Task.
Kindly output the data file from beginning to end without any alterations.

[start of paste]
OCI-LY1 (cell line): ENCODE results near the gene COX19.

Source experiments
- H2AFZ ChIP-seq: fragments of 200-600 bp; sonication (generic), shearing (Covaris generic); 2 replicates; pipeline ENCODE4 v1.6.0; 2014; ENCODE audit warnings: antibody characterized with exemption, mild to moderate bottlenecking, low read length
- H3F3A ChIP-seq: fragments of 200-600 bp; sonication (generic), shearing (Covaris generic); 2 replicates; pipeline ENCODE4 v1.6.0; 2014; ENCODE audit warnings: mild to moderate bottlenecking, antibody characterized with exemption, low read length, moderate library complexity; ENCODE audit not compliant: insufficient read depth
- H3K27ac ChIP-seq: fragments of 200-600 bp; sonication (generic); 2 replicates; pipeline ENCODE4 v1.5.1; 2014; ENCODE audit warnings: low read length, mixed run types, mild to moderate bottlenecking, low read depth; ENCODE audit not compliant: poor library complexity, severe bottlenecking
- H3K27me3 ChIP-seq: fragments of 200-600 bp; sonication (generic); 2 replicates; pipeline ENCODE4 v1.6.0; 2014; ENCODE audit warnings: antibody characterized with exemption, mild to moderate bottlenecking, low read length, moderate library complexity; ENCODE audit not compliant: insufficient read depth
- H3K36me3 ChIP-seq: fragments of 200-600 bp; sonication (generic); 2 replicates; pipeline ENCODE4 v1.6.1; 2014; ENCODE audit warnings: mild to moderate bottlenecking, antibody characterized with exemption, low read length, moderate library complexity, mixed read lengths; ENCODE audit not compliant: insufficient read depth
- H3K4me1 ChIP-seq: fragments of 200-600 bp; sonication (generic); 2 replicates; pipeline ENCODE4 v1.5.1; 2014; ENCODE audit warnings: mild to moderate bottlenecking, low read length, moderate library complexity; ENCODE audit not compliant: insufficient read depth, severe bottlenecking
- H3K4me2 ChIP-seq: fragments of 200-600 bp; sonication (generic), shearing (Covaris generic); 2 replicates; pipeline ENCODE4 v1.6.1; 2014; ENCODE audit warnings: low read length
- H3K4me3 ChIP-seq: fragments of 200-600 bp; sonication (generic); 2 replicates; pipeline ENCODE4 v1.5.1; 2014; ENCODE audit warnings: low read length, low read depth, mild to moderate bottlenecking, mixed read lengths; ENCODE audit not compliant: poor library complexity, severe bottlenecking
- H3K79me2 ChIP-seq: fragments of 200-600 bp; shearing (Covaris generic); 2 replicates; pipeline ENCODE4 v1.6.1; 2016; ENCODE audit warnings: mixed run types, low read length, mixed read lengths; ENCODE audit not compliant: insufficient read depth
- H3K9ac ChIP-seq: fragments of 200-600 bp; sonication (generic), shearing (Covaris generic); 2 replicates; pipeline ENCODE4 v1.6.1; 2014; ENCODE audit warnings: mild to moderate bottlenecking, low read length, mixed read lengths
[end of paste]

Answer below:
OCI-LY1 (cell line): ENCODE results near the gene COX19.

Source experiments
- H2AFZ ChIP-seq: fragments of 200-600 bp; sonication (generic), shearing (Covaris generic); 2 replicates; pipeline ENCODE4 v1.6.0; 2014; ENCODE audit warnings: antibody characterized with exemption, mild to moderate bottlenecking, low read length
- H3F3A ChIP-seq: fragments of 200-600 bp; sonication (generic), shearing (Covaris generic); 2 replicates; pipeline ENCODE4 v1.6.0; 2014; ENCODE audit warnings: mild to moderate bottlenecking, antibody characterized with exemption, low read length, moderate library complexity; ENCODE audit not compliant: insufficient read depth
- H3K27ac ChIP-seq: fragments of 200-600 bp; sonication (generic); 2 replicates; pipeline ENCODE4 v1.5.1; 2014; ENCODE audit warnings: low read length, mixed run types, mild to moderate bottlenecking, low read depth; ENCODE audit not compliant: poor library complexity, severe bottlenecking
- H3K27me3 ChIP-seq: fragments of 200-600 bp; sonication (generic); 2 replicates; pipeline ENCODE4 v1.6.0; 2014; ENCODE audit warnings: antibody characterized with exemption, mild to moderate bottlenecking, low read length, moderate library complexity; ENCODE audit not compliant: insufficient read depth
- H3K36me3 ChIP-seq: fragments of 200-600 bp; sonication (generic); 2 replicates; pipeline ENCODE4 v1.6.1; 2014; ENCODE audit warnings: mild to moderate bottlenecking, antibody characterized with exemption, low read length, moderate library complexity, mixed read lengths; ENCODE audit not compliant: insufficient read depth
- H3K4me1 ChIP-seq: fragments of 200-600 bp; sonication (generic); 2 replicates; pipeline ENCODE4 v1.5.1; 2014; ENCODE audit warnings: mild to moderate bottlenecking, low read length, moderate library complexity; ENCODE audit not compliant: insufficient read depth, severe bottlenecking
- H3K4me2 ChIP-seq: fragments of 200-600 bp; sonication (generic), shearing (Covaris generic); 2 replicates; pipeline ENCODE4 v1.6.1; 2014; ENCODE audit warnings: low read length
- H3K4me3 ChIP-seq: fragments of 200-600 bp; sonication (generic); 2 replicates; pipeline ENCODE4 v1.5.1; 2014; ENCODE audit warnings: low read length, low read depth, mild to moderate bottlenecking, mixed read lengths; ENCODE audit not compliant: poor library complexity, severe bottlenecking
- H3K79me2 ChIP-seq: fragments of 200-600 bp; shearing (Covaris generic); 2 replicates; pipeline ENCODE4 v1.6.1; 2016; ENCODE audit warnings: mixed run types, low read length, mixed read lengths; ENCODE audit not compliant: insufficient read depth
- H3K9ac ChIP-seq: fragments of 200-600 bp; sonication (generic), shearing (Covaris generic); 2 replicates; pipeline ENCODE4 v1.6.1; 2014; ENCODE audit warnings: mild to moderate bottlenecking, low read length, mixed read lengths